Opportunism or aquatic specialization? Evidence of freshwater fish exploitation at ohalo II- a waterlogged upper paleolithic site

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Abstract

Analysis of ca. 17,000 fish remains recovered from the late Upper Paleolithic/early Epi-Paleolithic (LGM; 23,000 BP) waterlogged site of Ohalo II (Rift Valley, Israel) provides new insights into the role of wetland habitats and the fish inhabiting them during the evolution of economic strategies prior to the agricultural evolution. Of the current 19 native fish species in Lake Kinneret (Sea of Galilee), eight species were identified at Ohalo II, belonging to two freshwater families: Cyprinidae (carps) and Cichlidae (St. Peter fish). Employing a large set of quantitative and qualitative criteria (NISP, species richness, diversity, skeletal element representation, fragmentation, color, spatial distribution, etc.), we demonstrate that the inhabitants of Ohalo II used their knowledge of the breeding behavior of different species of fish, for year-round intensive exploitation.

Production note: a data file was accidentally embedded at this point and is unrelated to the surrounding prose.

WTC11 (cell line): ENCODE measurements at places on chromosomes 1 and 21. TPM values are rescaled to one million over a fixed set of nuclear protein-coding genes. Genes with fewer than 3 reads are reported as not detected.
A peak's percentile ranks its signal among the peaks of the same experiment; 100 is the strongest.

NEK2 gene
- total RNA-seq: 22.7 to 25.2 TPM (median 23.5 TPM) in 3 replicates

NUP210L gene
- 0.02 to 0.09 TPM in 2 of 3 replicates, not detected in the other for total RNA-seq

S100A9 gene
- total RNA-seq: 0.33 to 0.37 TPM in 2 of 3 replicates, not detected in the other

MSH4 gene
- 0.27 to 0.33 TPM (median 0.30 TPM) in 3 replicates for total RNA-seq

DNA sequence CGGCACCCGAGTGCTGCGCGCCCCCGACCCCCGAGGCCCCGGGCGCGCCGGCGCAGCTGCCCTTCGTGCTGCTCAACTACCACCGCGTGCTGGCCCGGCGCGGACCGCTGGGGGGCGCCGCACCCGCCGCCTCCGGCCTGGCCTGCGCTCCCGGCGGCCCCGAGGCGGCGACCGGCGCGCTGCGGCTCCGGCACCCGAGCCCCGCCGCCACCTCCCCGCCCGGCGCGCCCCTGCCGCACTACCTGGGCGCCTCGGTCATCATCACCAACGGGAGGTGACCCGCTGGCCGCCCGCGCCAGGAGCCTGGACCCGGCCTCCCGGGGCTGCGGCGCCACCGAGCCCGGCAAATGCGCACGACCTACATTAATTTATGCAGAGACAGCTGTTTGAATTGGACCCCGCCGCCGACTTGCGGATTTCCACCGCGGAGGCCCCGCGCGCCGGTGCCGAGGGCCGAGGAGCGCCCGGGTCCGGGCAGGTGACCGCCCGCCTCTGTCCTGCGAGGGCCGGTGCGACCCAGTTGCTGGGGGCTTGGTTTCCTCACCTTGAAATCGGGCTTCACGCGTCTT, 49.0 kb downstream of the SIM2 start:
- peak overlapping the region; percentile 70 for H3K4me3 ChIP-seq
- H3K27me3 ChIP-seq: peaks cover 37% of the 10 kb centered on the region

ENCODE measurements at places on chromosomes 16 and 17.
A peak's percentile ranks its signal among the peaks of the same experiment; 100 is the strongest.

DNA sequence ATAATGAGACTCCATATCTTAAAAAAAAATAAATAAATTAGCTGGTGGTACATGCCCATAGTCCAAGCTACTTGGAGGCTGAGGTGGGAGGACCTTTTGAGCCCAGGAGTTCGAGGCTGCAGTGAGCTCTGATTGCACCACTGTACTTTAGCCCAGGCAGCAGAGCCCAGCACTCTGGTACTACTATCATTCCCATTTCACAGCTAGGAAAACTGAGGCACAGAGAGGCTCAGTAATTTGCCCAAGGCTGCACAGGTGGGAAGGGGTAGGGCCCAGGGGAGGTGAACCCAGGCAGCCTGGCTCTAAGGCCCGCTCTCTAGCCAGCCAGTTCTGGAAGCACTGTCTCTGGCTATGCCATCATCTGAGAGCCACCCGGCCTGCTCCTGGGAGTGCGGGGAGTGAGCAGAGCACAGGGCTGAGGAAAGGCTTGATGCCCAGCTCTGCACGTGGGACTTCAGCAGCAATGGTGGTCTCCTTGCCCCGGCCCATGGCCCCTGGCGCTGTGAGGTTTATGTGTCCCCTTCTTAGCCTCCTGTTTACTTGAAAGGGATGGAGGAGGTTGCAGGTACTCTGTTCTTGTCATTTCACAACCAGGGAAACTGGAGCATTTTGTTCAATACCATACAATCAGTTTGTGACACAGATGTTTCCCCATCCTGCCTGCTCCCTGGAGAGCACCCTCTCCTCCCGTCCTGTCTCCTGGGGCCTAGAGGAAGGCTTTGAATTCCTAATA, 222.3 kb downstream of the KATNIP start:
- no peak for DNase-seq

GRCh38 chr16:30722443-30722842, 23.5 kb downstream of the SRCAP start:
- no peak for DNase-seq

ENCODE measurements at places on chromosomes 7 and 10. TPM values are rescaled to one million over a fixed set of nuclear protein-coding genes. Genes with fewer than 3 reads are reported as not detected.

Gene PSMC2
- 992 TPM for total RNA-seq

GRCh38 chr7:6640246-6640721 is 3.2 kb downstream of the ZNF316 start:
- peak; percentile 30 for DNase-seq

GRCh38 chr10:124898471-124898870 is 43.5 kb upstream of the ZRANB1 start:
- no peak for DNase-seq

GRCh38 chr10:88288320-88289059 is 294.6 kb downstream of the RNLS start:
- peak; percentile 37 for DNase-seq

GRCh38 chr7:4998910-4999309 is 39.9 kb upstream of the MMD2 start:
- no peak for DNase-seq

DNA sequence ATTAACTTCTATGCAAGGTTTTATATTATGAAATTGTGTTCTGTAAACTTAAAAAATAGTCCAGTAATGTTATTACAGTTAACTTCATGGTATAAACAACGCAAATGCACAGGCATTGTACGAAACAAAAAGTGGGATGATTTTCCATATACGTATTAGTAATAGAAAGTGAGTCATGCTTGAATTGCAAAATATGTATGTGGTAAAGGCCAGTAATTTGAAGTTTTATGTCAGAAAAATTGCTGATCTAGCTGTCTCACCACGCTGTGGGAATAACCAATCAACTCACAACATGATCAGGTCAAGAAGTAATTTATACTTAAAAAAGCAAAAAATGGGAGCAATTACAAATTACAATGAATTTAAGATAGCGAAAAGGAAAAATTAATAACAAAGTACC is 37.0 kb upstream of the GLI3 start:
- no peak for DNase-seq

Original languageEnglish
Article numbere0198747
Pages (from-to)1-28
Number of pages28
JournalPLoS ONE
Volume13
Issue number6
DOIs
StatePublished - Jun 2018

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